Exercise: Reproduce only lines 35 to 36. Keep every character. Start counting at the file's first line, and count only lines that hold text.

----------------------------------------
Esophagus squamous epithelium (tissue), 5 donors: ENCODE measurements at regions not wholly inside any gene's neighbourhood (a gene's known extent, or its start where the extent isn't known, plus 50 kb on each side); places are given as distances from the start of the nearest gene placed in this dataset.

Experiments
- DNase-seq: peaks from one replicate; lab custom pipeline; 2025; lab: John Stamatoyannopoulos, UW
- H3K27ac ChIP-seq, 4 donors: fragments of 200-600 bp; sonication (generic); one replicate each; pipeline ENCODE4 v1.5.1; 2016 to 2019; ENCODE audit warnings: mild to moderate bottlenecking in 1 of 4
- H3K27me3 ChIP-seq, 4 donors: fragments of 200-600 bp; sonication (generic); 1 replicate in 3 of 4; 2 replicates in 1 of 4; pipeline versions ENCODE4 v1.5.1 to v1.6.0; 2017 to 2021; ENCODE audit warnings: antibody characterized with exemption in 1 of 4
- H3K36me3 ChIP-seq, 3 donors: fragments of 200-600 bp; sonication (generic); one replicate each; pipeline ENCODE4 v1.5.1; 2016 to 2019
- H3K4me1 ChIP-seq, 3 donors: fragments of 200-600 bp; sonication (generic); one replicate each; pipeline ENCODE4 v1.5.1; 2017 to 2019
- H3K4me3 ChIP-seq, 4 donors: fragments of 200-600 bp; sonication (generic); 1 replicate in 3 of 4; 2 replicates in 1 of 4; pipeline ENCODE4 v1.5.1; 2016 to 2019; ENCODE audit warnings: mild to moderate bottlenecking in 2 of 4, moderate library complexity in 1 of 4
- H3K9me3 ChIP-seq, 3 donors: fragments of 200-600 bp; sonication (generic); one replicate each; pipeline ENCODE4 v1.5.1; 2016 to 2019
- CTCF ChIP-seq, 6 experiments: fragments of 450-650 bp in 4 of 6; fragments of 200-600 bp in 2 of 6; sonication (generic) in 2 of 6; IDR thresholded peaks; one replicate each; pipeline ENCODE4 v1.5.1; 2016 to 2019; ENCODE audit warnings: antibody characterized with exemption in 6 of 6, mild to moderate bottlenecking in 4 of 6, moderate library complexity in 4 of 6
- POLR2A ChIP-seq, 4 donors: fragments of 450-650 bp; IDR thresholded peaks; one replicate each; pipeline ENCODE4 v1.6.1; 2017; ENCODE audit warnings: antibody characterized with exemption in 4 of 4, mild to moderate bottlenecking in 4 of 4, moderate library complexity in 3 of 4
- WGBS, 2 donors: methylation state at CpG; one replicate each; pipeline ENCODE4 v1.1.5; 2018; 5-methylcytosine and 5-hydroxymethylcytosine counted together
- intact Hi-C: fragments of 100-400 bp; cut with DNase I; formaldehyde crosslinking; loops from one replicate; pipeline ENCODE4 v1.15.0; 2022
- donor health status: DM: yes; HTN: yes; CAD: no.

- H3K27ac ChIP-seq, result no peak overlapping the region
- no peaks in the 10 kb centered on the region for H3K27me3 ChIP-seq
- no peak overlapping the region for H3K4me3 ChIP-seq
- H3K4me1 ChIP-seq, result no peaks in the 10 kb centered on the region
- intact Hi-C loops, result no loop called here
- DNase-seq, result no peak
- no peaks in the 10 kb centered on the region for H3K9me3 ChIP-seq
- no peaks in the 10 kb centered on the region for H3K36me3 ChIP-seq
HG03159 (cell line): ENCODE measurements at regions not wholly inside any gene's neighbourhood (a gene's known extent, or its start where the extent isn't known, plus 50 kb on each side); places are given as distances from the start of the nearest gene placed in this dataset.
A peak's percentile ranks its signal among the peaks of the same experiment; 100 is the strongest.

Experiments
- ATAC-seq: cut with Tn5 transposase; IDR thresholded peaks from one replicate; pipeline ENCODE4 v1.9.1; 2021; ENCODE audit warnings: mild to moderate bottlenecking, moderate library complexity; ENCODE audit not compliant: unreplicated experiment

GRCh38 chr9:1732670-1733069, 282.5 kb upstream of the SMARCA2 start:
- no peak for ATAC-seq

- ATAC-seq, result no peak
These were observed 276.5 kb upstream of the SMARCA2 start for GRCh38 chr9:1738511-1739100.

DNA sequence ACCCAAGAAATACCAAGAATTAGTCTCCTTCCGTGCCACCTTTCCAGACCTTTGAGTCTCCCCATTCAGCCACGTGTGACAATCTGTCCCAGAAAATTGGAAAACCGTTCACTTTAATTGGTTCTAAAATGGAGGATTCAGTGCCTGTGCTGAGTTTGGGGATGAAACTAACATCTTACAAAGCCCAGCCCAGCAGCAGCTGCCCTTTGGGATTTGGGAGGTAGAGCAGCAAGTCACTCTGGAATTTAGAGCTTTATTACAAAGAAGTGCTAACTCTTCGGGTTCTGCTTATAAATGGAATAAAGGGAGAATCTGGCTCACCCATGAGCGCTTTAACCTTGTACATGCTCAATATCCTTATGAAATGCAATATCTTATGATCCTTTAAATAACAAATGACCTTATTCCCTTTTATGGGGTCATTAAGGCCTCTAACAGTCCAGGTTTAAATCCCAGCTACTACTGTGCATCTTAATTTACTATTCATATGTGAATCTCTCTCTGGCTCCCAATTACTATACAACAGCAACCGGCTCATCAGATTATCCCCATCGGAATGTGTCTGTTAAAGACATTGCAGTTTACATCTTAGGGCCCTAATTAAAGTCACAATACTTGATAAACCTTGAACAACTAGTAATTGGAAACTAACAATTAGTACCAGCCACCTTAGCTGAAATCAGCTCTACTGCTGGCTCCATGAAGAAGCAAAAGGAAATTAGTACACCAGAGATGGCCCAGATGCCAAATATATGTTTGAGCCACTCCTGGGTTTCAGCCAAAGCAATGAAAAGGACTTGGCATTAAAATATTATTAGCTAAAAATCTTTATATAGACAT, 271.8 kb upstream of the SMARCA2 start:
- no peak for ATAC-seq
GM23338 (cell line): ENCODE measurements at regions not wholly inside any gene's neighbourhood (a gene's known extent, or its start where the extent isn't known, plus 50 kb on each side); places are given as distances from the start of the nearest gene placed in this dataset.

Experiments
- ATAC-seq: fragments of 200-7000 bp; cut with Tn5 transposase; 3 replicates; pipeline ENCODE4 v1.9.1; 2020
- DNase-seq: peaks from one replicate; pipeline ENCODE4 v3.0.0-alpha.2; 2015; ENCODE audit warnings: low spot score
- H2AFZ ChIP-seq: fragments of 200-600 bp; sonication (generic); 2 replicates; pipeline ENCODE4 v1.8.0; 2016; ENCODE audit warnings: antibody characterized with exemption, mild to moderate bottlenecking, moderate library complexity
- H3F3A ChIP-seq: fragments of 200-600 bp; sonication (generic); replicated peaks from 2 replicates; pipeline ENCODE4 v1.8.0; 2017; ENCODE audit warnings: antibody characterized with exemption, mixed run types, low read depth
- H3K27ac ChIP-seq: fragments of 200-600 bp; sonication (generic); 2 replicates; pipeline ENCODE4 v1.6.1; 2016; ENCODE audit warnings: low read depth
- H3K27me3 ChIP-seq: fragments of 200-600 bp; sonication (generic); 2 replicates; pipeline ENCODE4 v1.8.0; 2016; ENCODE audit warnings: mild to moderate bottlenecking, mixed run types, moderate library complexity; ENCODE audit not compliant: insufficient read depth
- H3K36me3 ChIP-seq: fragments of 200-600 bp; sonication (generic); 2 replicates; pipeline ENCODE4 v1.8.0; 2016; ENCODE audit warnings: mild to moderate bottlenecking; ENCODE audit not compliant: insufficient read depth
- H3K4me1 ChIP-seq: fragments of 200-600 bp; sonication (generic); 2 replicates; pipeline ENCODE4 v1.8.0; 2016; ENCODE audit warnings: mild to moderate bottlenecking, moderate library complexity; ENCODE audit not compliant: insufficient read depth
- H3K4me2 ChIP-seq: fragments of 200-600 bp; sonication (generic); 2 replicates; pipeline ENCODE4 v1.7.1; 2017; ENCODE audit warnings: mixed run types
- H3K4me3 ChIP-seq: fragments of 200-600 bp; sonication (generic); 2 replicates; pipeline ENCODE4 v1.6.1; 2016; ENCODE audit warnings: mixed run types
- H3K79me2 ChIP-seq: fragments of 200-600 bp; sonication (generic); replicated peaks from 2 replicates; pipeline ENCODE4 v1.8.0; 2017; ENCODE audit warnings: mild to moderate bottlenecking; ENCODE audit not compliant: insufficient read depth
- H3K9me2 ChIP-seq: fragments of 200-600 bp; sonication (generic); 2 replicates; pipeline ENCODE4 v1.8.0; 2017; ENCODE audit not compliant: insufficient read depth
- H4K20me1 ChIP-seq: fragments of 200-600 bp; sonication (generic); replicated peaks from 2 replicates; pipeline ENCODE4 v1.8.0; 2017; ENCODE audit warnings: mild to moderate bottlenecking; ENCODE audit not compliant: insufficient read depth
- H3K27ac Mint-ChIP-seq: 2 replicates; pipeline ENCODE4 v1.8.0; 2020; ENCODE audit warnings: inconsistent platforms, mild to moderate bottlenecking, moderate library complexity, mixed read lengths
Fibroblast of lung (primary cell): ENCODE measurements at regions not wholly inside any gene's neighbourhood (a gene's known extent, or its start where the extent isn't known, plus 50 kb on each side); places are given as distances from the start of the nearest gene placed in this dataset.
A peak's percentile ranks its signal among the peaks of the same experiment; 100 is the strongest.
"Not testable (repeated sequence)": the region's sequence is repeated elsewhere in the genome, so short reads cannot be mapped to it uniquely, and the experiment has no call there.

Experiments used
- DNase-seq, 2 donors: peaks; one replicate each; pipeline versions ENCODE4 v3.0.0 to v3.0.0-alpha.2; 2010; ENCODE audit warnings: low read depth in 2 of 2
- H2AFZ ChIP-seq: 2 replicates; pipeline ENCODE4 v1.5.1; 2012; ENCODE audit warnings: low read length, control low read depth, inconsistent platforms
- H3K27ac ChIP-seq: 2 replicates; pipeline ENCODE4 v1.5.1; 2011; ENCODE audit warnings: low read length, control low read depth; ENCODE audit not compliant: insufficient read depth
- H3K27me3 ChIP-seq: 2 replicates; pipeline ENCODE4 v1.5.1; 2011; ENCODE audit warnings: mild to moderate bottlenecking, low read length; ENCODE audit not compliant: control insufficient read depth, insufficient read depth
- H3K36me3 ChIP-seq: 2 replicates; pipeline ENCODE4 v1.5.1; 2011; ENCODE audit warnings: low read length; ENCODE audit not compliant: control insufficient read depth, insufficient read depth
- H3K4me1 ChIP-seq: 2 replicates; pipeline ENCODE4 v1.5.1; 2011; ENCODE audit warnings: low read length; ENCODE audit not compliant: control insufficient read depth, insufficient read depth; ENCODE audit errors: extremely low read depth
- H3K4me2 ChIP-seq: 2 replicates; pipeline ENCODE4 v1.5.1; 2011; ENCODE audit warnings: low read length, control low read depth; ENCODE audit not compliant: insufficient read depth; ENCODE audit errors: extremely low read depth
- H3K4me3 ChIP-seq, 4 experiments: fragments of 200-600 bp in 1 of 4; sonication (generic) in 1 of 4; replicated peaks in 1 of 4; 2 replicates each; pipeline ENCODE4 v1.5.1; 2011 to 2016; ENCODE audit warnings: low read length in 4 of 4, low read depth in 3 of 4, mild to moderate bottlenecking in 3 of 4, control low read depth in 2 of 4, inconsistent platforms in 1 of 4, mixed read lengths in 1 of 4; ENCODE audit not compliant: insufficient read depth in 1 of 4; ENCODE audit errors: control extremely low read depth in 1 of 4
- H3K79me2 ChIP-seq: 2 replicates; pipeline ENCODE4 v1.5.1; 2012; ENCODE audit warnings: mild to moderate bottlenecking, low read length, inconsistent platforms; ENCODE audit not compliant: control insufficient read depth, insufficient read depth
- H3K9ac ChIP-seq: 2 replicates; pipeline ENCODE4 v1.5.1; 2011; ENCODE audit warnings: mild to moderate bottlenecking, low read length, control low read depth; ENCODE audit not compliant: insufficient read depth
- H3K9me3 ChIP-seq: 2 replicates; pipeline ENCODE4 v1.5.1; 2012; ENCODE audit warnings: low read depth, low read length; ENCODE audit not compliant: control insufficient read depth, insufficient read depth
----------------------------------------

- ATAC-seq: fragments of 200-7000 bp; cut with Tn5 transposase; 3 replicates; pipeline ENCODE4 v1.9.1; 2020
- DNase-seq: peaks from one replicate; pipeline ENCODE4 v3.0.0-alpha.2; 2015; ENCODE audit warnings: low spot score